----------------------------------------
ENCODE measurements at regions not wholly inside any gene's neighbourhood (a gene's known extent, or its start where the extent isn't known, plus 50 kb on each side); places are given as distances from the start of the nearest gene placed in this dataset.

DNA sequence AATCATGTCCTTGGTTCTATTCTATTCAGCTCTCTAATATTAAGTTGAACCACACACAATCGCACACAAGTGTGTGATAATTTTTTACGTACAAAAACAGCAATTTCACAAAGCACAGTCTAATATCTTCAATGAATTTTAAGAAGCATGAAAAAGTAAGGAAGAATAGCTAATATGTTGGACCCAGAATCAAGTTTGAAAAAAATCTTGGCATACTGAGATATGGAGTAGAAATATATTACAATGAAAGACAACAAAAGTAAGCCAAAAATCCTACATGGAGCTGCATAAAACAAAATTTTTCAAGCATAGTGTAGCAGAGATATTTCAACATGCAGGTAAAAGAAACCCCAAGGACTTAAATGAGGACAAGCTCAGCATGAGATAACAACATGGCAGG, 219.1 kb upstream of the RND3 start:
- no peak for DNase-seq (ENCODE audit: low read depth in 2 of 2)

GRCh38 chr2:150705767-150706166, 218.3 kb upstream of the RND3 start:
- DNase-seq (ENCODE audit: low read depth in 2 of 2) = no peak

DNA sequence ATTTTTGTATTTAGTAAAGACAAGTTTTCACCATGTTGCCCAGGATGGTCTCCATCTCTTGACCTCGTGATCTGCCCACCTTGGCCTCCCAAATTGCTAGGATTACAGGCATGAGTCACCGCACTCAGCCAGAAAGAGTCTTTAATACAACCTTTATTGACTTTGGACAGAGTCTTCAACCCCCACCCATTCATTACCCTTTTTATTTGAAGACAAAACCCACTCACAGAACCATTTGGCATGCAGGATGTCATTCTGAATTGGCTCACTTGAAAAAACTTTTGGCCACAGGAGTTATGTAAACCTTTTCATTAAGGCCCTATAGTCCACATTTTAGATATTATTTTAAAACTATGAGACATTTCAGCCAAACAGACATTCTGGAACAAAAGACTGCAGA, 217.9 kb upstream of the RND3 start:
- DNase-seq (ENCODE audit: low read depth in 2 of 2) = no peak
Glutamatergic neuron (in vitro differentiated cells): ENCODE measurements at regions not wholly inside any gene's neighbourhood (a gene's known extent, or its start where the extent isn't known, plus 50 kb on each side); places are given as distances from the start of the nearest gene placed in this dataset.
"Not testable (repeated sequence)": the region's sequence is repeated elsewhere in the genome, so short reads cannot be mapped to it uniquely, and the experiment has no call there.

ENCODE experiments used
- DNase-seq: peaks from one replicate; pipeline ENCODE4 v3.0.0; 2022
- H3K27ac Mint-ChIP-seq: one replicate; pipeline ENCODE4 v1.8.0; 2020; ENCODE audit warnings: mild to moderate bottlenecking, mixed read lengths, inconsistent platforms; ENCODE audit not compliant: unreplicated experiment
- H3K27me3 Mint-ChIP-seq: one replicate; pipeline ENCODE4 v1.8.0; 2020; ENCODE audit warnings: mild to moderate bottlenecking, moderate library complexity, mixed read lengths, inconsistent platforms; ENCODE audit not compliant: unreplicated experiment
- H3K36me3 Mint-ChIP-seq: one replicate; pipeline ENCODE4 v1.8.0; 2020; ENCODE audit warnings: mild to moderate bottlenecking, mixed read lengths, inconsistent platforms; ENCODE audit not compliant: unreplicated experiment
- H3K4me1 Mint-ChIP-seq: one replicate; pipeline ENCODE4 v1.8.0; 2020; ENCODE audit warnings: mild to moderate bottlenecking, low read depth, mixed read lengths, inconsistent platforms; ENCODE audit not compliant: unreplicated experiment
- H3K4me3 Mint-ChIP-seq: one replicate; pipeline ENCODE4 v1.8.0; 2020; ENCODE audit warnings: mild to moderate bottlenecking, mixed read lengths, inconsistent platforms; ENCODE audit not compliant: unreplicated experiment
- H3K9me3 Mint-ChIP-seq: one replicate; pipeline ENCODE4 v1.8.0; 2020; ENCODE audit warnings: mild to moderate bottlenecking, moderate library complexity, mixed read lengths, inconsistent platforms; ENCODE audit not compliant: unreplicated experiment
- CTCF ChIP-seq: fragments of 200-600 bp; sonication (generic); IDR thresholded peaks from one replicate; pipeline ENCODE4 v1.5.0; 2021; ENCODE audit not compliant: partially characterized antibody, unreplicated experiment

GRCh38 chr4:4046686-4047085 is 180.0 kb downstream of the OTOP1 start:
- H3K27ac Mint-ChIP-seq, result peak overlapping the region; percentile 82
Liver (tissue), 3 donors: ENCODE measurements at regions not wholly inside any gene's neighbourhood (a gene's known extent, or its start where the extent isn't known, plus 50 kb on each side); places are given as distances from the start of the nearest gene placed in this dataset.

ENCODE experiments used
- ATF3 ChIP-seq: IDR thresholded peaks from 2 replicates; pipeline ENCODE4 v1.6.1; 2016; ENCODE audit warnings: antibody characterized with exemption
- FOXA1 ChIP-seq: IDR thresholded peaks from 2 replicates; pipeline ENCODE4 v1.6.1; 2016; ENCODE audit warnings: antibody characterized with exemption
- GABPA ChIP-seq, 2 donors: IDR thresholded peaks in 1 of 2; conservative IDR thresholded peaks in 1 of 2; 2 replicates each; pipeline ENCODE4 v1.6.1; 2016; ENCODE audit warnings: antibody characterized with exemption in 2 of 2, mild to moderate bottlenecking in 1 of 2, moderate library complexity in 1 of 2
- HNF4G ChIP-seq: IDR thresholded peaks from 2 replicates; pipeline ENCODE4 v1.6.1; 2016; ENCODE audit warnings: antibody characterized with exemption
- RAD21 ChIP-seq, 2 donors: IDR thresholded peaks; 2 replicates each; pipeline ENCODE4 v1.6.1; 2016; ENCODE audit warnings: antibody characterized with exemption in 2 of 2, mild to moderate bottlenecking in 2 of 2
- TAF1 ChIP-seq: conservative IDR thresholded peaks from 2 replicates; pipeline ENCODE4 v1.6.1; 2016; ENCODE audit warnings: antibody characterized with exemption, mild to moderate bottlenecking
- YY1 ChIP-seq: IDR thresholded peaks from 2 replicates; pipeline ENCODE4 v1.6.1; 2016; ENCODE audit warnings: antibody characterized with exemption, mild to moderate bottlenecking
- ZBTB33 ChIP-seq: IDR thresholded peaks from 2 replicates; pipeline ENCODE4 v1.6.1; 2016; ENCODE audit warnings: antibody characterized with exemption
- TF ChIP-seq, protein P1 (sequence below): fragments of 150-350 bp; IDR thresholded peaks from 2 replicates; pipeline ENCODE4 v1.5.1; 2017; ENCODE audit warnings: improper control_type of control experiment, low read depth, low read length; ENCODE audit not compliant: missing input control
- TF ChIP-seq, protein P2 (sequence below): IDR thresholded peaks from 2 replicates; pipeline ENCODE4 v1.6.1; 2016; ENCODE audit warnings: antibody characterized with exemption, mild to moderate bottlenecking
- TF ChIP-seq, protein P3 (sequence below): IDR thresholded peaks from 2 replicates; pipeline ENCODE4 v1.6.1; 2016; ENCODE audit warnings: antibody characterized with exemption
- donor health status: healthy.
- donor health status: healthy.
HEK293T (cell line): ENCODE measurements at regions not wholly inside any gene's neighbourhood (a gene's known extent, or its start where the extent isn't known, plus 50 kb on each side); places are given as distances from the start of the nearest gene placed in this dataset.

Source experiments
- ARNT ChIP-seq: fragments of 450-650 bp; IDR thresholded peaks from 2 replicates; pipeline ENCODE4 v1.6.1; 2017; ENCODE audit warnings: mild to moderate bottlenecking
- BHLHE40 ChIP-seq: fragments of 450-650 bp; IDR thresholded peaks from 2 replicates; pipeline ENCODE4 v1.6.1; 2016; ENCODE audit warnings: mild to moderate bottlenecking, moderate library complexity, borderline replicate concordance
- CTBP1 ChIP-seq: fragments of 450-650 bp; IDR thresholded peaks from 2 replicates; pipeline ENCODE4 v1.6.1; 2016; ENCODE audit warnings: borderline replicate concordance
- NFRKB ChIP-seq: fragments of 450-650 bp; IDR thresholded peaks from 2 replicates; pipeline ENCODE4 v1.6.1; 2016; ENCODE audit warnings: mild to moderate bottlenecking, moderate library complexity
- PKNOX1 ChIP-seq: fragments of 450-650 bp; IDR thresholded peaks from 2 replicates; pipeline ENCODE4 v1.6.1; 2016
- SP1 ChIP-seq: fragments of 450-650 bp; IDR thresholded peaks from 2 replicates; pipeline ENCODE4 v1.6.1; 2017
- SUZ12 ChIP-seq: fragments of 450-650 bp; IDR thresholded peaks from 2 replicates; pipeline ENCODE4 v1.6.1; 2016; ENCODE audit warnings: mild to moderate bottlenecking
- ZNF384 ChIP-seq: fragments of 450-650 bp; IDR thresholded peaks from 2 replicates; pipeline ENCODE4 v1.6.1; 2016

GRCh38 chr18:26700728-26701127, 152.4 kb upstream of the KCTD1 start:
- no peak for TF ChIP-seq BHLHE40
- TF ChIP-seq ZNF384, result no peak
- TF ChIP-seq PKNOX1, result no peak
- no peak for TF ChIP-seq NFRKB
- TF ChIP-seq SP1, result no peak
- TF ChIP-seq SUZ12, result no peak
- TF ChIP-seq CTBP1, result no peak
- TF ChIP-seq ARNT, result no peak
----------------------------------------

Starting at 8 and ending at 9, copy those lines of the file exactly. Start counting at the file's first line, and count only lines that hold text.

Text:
Glutamatergic neuron (in vitro differentiated cells): ENCODE measurements at regions not wholly inside any gene's neighbourhood (a gene's known extent, or its start where the extent isn't known, plus 50 kb on each side); places are given as distances from the start of the nearest gene placed in this dataset.
"Not testable (repeated sequence)": the region's sequence is repeated elsewhere in the genome, so short reads cannot be mapped to it uniquely, and the experiment has no call there.